Talk 3: Re-Imagining a New World
In the Middle Ages, Kings and noblemen had the privilege to be amused by people who performed comedic acts. They were called Court Jesters. They knew how to bring a smile to the king’s face, but one function they carried out was vital to the well-being of the Kingdom. There were few people who could speak or criticise any act of the court, especially if directed to the king. However, the jester was one such person who could speak freely without worrying about the consequences. Jesters were not afraid of causing offence by telling what they thought, particularly in a humorous way. Often when the king was made to laugh, he could see himself as he really was.
As an attendant in King David’s court, Nathan the prophet was well-placed to reframe the thinking of a king who was losing touch with the convictions of his faith. Jesus was the master teacher in reframing the thinking of those He met. He brought such transformation in the minds and hearts of individuals by opening them up to think about things differently and to see the world in a new way. Jesus was truly like the court jester who taught the foolishness of God to reframe the so-called wisdom of the culture and reveal a different way forward. He spoke in paradoxes about the mysteries of the new way “the least among you all shall be the greatest … “(Luke 9:48) and “whoever wants to save their lives will lose it, but whoever loses their life will save it” (Luke 9: 24). Jesus presented truth with such a new and honest realism that the Gospel writers could not have made Him up! He redefined the nature of the Kingdom in profound and liberating new ways.
Frederick Buechner in his book “Telling the Truth: The Gospel, Tragedy, Comedy and Fairy-tale” sums up the Biblical narrative as tragedy, comedy and fairy-tale. He states that the Gospel is “bad news before it is good news. It is the news that man is a sinner … that he is evil … that is the tragedy. But it is also the news that he is loved anyway, cherished, forgiven, bleeding … that is the comedy … the news of the Gospel is that extraordinary things happen to him just as in fairy tales extraordinary things happen.”
In our post-truth culture, we, like Jesus, are to be those who reframe learning for our students, for learning is to make sense of life and the meaning of experience. To do this effectively we need to see that every student approaches learning from their own worldview or habitus. Habitus refers to the physical embodiment of culture, the deeply ingrained dispositions, habits and life skills which they have due to their life experiences. As teachers, we need to possess a rigorous knowledge of our students and the subjects being taught and the alternative narratives that shape them. The design of the teaching and learning is to open new ways for students to look at things, rather than just information to be remembered. The intention is that they will flourish as they learn a language to articulate faith and to think critically, respect dialogue and build a spiritual and moral framework. It is important that students who do not have a Christian worldview feel supported to express their viewpoints in class and to be part of discussions about the consequences of ideas and actions.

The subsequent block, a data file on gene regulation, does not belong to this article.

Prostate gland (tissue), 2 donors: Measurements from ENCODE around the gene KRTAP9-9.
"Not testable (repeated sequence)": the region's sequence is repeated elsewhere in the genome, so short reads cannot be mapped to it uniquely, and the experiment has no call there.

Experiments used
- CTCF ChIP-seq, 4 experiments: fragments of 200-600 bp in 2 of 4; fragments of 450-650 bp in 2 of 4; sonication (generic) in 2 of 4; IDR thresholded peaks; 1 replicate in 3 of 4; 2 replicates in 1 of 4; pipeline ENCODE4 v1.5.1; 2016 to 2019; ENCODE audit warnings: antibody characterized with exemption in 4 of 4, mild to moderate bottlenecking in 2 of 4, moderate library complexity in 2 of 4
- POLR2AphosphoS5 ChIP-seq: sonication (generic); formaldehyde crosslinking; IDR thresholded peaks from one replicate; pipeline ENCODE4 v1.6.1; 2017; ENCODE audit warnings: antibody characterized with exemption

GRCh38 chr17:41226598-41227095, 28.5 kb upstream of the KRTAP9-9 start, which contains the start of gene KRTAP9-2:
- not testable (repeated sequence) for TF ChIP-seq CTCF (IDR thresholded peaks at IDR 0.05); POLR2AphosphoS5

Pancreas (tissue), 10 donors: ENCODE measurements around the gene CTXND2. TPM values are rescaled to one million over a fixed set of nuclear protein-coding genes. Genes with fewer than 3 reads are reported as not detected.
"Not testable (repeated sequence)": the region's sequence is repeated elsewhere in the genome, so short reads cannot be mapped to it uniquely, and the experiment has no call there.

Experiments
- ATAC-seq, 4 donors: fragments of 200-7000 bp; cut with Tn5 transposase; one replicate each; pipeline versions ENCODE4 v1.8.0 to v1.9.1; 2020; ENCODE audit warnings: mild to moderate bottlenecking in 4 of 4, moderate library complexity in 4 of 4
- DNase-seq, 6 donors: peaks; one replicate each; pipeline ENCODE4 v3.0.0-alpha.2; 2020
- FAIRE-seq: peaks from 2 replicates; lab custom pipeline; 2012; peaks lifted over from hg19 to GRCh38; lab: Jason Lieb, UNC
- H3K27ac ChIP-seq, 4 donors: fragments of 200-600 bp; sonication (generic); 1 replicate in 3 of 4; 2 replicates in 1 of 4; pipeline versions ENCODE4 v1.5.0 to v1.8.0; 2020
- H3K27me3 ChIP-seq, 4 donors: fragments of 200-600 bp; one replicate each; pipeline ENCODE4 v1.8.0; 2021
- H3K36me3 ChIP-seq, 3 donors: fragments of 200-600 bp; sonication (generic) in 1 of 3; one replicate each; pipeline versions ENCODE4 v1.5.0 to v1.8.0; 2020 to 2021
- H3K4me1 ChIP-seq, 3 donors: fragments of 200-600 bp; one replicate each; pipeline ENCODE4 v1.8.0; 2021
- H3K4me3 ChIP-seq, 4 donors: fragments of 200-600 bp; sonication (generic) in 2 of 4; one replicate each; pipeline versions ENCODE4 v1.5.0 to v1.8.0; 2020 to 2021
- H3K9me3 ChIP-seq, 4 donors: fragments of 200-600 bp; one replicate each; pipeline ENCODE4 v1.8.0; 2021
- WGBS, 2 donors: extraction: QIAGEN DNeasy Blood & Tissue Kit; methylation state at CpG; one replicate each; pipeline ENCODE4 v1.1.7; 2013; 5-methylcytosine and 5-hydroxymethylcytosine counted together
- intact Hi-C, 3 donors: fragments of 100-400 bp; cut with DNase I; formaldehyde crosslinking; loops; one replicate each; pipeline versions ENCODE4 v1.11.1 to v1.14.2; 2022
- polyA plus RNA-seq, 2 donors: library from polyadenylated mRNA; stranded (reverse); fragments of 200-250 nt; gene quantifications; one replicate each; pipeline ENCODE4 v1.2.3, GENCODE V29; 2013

In history week at our school, a history teacher told the story of Commander Mitsuo Fuchida, who was a Japanese commander in the Imperial Japanese Navy Air Service and is best known for leading the first wave of bomber attacks on Pearl Harbour. This directly led to the USA’s entry into World War II. From immense pride at this destruction, he was called to inspect Hiroshima after the atomic bomb, which he would later recall that life had no meaning. He hated the Americans for what he believed was their treatment of Japanese POWs, but as providence had it, he heard the story from a prisoner of a young American woman, Peggy Covell, who treated him and his fellow prisoners with compassion, though her missionary parents had been killed by the Japanese. Unlike his code that demanded revenge, Peggy embodied the forgiving love of Jesus. He also encountered the testimony of Jacob DeShazer, an American POW, who found Christ in the camp. In 1949, Fuchida became a Christian. He realised that he could be forgiven, and that the redemption of Jesus alone could change the human heart. For redeeming love defeats the power of evil and death in the history of the world. There is hope in the new creation brought about through the resurrection of King Jesus. It is truly a story of Tragedy, Comedy and Fairytale understood through the lens of Scripture. It’s the new world restored to its creational goodness.
The jester’s eye sees that the faith will endure, because of the nature of faith itself. Even if a hostile culture is our greatest challenge today, or if rival gospel alternatives are powerful, our faith will endure. “Its currency is truth; its source is an unconquerable kingdom … Like an eternal jack-in-the-box, Christian truth will always spring back. No power on earth can finally keep it down …”
“… the creation itself will be liberated from its bondage to decay and brought into the glorious freedom of the children of God.” Romans 8:21
Grace and Peace
 Frederick Buechner, Telling the Truth: The Gospel as Tragedy, Comedy and Fairy Tale, (USA: Harper Collins Religious US, 1997), 7.
 Os Guinness, The Gravedigger File-Secret Papers on the Subversion of the Modern Church,( Great Britain: Hodder & Stoughton Ltd, 1983), 243.